Closing Our Doors

In 1939, a refugee ban kept 20,000 Jewish children out of the U.S.

SS St. Louis surrounded by smaller vessels in its home port of Hamburg
The St. Louis, carrying more than 900 Jewish refugees, waits in the port of Hamburg, Germany, 1939.


The revised travel ban President Donald Trump issued Monday may have been watered down in places, but its core remains as hostile as ever to Muslim immigrants and refugees. Many of us think of America as a welcoming nation and of Trump’s attacks on outsiders as an aberration. Sen. Charles Schumer called the ban “mean-spirted and un-American.” The New York Times declared that the executive order will erode our country’s “proud tradition of welcoming people fleeing strife.”

But for all the times we’ve taken in the huddling masses, we’ve more often shut the door on them—from the 1882 Chinese Exclusion Act and the longstanding, discriminatory 1924 Immigration Act to the turning away of the St. Louis refugee ship.

Our rejection of refugees is an inextricable part of the American story, and Trump’s ban hews to that narrative more than we’d prefer to recall. Even during the Obama years, we let in only a tiny trickle of the more than 65 million refugees in the world now—admissions in 2016 were capped at 110,000. (Trump’s order slashes that number by more than half, down to 50,000.)

One such black spot on our history mirrors the present moment particularly closely. In the late 1930s, the United States had a chance to save 20,000 Jewish children fleeing Nazi persecution, by means of a program that would have mirrored the British Kindertransport. The rhetoric used by opponents of that program—which most likely doomed the vast majority of those young refugees to brutal fates in concentration camps—is eerily similar to language we’re hearing today.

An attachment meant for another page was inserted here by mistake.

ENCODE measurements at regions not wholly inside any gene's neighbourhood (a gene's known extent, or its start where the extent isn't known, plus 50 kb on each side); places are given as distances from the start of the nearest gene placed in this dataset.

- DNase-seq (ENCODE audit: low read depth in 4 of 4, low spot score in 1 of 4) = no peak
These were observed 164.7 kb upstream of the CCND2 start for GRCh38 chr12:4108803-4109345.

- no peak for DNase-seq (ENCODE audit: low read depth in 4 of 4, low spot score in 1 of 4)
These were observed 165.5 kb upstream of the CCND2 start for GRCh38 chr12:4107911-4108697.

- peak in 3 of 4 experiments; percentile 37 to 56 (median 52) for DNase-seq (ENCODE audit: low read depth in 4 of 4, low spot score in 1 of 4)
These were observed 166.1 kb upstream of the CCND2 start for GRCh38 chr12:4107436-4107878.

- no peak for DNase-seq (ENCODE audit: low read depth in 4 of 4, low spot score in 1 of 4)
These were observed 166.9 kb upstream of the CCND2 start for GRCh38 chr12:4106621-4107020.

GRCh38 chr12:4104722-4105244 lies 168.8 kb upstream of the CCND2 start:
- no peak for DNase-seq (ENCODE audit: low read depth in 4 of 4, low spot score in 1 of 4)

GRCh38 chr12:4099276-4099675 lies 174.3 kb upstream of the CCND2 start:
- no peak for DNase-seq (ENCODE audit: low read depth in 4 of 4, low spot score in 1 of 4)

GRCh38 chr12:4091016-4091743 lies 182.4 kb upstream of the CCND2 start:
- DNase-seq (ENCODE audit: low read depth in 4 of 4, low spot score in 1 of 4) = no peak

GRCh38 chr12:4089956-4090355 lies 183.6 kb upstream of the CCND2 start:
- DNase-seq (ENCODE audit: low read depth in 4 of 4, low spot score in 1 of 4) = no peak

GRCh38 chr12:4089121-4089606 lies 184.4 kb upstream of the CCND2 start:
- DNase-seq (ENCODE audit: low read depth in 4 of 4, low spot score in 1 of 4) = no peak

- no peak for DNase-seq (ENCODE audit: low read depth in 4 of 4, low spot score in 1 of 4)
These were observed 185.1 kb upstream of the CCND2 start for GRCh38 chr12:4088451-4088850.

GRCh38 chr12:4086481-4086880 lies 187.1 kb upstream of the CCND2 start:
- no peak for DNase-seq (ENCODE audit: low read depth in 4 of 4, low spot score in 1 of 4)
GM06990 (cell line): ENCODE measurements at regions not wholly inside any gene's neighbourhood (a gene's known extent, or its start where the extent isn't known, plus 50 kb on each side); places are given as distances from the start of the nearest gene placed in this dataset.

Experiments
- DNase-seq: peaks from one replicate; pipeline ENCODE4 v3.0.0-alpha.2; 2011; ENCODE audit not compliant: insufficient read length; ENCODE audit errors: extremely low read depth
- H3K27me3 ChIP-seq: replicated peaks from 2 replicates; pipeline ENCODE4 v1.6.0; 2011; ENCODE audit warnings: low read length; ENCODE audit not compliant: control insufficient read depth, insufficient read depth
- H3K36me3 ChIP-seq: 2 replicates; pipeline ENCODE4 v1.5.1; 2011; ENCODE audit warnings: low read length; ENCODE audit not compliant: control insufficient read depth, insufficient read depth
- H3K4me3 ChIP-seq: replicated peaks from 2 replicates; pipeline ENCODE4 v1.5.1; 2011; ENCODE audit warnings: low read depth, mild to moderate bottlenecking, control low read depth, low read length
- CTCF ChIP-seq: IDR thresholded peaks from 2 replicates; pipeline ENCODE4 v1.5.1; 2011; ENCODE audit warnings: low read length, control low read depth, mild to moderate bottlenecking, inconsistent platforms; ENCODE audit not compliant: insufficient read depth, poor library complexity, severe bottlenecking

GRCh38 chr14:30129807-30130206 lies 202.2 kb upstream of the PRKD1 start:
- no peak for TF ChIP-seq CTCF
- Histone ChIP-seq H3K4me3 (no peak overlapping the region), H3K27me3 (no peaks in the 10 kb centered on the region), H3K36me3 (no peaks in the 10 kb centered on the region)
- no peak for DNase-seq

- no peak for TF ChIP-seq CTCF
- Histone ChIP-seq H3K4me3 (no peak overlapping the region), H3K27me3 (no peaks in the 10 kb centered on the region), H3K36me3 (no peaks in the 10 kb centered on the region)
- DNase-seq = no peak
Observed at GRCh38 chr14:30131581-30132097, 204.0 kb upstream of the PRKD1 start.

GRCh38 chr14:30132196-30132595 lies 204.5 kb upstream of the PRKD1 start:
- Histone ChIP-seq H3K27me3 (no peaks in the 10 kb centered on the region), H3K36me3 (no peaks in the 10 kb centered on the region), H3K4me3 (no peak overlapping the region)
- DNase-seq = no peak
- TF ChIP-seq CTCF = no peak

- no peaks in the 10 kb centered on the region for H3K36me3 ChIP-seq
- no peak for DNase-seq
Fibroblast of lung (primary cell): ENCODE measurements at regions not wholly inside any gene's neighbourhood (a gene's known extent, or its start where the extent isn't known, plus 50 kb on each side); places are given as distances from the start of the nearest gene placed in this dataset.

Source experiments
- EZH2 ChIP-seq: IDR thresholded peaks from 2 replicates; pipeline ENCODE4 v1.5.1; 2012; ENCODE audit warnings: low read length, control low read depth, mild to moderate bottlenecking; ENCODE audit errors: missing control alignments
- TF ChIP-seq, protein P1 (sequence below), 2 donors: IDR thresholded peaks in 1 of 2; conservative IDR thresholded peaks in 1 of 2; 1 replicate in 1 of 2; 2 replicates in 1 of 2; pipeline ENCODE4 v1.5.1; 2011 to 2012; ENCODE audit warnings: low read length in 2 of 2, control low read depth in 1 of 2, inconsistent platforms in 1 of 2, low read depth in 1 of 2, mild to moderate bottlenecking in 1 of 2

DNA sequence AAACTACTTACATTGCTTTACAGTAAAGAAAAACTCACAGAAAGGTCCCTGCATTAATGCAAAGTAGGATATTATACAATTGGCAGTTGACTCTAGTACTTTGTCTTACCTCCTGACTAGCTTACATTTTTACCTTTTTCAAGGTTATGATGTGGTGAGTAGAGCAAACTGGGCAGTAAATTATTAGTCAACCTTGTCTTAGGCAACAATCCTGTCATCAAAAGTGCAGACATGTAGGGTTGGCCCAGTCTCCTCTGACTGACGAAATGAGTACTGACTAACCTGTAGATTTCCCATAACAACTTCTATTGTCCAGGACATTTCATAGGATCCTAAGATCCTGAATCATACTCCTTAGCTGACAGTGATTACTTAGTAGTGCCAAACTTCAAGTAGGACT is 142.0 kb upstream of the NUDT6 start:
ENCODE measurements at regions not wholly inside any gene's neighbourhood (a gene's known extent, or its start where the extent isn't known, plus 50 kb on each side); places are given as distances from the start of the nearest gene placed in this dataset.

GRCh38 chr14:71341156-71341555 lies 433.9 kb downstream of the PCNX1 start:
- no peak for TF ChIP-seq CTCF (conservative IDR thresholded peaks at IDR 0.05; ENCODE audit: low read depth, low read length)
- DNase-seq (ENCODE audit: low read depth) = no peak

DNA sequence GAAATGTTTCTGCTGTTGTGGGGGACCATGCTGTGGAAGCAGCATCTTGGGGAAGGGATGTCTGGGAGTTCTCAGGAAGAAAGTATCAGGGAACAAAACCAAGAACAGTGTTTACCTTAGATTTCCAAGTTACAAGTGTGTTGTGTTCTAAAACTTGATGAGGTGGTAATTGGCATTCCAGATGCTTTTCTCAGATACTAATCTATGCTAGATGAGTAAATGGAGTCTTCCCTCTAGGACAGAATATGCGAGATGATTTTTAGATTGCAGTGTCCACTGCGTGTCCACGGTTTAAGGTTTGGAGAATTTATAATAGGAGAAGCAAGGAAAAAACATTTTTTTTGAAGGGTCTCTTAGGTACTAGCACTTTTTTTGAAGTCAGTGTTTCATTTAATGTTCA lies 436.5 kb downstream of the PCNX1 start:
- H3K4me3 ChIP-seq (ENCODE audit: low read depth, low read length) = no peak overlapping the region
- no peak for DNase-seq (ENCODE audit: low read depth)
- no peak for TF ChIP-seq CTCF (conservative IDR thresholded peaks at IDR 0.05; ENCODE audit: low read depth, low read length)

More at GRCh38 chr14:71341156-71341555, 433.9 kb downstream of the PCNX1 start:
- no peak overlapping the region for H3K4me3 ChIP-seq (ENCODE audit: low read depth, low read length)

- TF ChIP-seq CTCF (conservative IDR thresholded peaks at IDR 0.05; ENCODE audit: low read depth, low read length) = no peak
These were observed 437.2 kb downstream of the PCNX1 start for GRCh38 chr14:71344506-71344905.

The proposal was born in the aftermath of Kristnallnacht, the Nazi-directed pogroms of November 1938, when thousands of shops, homes, synagogues, and hospitals were destroyed and thousands of Jews arrested and sent to prison camps. The news shocked the world. But in the United States, with the country struggling to climb out of the Depression and unemployment still a potent issue, there was little political impetus to relax the restrictive quotas.

The British were quicker to respond. A week after the violence in Germany, a group of prominent British Jews, including Chaim Weizmann, later the first president of Israel, approached Prime Minister Neville Chamberlain and floated the idea of temporarily admitting child refugees into the U.K., with the Jewish community fronting the cost. Within days, the British Cabinet approved the plan. On Dec. 1, 1938, less than three weeks after Kristallnacht, the first train departed Berlin with 200 children aboard whose orphanage had been set afire during the pogroms. Ten days later, another train left Vienna.

The British initiative, with its focus on children, inspired some to ask why America couldn’t do the same. “There are at least 60,000 Jewish or partly Jewish children in Germany in danger of starvation, forbidden an education, subjected to psychological if not actual physical terror,” the Nation reported on Dec. 10, 1938. Britain “expects to take care of some 15,000 [children]. Can we do less?”

Two months later, a legislative plan was hatched: Sen. Robert Wagner, Democrat of New York, and Rep. Edith Nourse Rogers, Republican of Massachusetts, jointly introduced a bill to admit 20,000 unaccompanied child refugees, 14 or younger, into the United States. The bill stipulated that the costs of caring for the children would be borne by the private sector and, crucially, that the refugees admitted would not count against the quotas limiting U.S. immigration.